Directed by Tod Browning (Dracula (1931) & Freaks (1932)), this film features a host of character actors led by Robert Young as retired magician Mike Morgan, who now sells tricks to the other performers in his former trade (hence the film’s title). Frank Craven plays Young’s father, having just come to NYC to visit his son, and provides the film’s comic relief. Judy Barclay (Florence Rice) is being chased and comes to Morgan for help, whose assistance becomes the story, which plays out confusingly and frenetically during this picture’s 71 minutes. Henry Hull as Houdini-like Dave Duvallo and Lee Bowman (among others, some listed later) also appear in this Harry Ruskin, Marion Parsonnet, and James Edward Grant screenplay (based on Clayton Rawson’s novel).
The high points of this movie are the other “magicians” involved and the various tricks they (and Young’s character, Morgan) perform throughout the film. Morgan’s apartment is especially fun, with his father getting caught up inadvertently in many of them. At points throughout the movie, though, the viewer can become convinced that the showing of these tricks and/or the required special effects was the purpose for doing it in the first place. Some of these elaborate tricks must have blown the film’s budget because there are some real fake, if cleverly done, looking sets employed (e.g. a bookcase painted on the wall).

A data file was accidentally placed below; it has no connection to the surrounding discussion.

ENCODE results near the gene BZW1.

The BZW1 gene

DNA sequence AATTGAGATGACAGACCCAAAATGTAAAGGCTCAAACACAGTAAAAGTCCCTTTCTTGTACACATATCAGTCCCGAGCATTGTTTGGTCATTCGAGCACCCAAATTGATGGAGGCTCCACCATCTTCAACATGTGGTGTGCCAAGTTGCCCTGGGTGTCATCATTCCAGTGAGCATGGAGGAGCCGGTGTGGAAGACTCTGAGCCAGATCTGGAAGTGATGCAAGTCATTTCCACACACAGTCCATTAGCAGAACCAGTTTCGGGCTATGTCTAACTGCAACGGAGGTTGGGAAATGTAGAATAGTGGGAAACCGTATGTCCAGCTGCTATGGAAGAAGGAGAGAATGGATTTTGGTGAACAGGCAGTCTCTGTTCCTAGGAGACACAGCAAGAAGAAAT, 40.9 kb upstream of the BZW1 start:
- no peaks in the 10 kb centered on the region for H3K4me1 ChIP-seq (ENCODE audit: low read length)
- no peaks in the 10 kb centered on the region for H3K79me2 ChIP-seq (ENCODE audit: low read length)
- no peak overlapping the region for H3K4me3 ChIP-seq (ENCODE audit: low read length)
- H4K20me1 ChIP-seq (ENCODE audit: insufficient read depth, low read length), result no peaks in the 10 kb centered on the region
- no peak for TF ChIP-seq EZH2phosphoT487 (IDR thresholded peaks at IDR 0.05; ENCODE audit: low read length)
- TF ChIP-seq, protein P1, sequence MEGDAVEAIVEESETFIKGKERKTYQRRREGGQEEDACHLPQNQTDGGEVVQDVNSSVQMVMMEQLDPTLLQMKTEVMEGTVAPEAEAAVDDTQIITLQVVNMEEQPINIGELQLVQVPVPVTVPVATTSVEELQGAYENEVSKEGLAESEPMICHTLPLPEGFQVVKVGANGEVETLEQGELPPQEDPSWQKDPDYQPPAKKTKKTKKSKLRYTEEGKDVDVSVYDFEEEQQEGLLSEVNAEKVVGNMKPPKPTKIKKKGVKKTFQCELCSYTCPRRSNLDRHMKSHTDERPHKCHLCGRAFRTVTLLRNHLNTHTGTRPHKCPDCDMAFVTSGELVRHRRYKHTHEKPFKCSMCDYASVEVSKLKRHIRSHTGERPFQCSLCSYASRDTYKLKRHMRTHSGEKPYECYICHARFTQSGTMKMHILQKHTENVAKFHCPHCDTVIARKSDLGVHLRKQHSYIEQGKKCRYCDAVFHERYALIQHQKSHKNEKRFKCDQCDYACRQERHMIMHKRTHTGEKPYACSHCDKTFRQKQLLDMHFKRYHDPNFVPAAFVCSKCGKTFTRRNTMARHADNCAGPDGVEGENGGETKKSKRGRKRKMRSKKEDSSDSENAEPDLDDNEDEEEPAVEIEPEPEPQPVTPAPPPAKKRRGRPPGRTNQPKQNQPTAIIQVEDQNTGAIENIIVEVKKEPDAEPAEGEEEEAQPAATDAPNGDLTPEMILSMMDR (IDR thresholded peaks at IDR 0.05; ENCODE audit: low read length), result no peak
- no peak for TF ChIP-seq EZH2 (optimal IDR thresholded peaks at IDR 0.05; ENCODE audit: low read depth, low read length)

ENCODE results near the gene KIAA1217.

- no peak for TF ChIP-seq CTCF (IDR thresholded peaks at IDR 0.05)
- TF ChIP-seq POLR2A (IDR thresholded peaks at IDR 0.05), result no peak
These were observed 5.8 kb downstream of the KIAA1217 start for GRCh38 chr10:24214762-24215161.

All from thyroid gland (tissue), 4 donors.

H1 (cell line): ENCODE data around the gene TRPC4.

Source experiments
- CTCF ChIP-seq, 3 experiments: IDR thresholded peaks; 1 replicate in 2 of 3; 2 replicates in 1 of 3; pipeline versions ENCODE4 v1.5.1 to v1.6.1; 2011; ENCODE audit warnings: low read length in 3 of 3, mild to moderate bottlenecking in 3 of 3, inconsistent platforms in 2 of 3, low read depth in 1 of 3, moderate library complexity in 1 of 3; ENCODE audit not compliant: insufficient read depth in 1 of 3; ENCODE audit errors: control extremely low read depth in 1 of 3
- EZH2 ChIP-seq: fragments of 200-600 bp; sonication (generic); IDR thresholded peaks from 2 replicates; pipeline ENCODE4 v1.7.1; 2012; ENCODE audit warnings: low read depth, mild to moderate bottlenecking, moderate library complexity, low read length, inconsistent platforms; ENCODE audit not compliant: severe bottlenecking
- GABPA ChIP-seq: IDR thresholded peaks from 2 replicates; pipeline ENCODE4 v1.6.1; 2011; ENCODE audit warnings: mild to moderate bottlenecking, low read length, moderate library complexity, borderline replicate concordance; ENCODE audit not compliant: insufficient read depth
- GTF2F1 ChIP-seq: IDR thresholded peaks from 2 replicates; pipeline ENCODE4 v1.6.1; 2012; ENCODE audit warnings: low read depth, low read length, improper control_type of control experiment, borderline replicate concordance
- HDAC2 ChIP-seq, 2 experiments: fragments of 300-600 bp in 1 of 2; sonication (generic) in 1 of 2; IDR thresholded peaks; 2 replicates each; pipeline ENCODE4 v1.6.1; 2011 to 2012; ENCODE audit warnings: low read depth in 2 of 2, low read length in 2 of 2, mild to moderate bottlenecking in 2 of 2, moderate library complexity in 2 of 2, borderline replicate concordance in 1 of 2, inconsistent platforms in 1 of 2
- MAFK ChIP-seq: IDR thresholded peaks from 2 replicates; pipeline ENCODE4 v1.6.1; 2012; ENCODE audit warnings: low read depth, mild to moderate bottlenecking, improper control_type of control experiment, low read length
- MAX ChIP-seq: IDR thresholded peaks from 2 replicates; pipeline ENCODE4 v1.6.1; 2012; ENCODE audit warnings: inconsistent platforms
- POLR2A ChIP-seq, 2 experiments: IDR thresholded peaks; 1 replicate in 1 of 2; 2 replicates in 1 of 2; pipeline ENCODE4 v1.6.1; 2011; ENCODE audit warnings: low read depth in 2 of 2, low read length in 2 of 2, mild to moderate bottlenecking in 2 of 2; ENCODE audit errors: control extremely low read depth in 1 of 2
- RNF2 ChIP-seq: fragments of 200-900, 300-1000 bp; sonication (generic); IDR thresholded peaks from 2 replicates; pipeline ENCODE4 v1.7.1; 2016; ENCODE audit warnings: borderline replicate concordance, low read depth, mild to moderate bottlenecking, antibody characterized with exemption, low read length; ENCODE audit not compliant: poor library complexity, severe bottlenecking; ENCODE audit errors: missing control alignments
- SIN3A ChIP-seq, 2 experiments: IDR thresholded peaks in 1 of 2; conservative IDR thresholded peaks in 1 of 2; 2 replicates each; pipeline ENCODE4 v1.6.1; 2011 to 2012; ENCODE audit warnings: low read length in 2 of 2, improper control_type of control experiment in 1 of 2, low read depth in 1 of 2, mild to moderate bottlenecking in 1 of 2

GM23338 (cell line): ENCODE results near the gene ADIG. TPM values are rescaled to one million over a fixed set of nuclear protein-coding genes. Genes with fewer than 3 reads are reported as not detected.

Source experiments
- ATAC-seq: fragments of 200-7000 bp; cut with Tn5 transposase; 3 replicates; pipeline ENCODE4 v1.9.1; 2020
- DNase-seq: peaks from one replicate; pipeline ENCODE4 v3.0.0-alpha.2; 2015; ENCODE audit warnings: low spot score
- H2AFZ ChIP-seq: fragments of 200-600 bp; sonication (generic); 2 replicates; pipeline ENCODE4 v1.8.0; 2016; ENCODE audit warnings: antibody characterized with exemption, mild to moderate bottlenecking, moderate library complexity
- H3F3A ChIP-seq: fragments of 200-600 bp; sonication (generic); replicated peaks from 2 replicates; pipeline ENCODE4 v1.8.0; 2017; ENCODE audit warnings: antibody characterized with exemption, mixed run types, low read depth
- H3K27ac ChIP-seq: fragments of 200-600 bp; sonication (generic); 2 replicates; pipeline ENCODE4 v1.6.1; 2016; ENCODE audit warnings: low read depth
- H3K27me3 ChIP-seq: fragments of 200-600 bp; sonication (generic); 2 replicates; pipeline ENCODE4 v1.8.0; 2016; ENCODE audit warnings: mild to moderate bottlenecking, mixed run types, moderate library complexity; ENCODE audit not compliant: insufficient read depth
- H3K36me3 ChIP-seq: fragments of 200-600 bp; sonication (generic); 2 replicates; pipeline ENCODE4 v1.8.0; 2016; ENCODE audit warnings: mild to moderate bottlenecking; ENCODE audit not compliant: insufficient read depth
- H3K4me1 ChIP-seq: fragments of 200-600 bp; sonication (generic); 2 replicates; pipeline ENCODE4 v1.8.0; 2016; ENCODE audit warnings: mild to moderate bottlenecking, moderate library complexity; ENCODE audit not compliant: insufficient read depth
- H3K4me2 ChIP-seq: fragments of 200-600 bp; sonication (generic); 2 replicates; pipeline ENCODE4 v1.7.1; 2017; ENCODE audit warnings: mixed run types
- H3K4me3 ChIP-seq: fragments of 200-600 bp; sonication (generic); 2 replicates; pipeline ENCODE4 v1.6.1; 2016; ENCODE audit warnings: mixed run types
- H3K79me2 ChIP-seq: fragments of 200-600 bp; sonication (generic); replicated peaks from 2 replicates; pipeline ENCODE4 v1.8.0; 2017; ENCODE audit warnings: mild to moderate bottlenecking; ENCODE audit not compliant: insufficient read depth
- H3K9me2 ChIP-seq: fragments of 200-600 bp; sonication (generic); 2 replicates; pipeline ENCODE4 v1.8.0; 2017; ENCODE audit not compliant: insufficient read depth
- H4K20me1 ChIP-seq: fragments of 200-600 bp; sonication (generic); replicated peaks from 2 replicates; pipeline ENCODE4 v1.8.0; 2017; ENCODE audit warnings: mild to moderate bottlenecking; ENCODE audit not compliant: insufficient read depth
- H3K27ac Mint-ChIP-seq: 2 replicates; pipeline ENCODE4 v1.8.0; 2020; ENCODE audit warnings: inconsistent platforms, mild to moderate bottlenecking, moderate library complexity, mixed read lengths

Shortly into the story, a magician is murdered such that Barclay and the other magicians, including Morgan, are all suspects. However, Morgan is allowed to help solve the mystery because he has apparently worked with the police to expose “fakes” (those in the trade that insist there really is an occult, that mind reading is possible, etc.) in the past. During the investigation, various magician’s “secrets” are revealed, some after temporarily fooling Morgan and the police into believing their authenticity. This part of the movie should be a delight for anyone who likes magic tricks, and wants to see how they are done (or could be done). Of course, Morgan solves the case.
Some of the more familiar character actors appearing in this film include Cliff Clark (in several of the Falcon Series films), appropriately playing a police inspector, William Demarest (Uncle Charlie from TV’s My Three Sons) playing his detective, and Eddie Acuff & Richard Loo (a popular Asian actor, also in The Falcon Strikes Back) appear uncredited.
1.06GB | 1h 11m | 640×480 | avi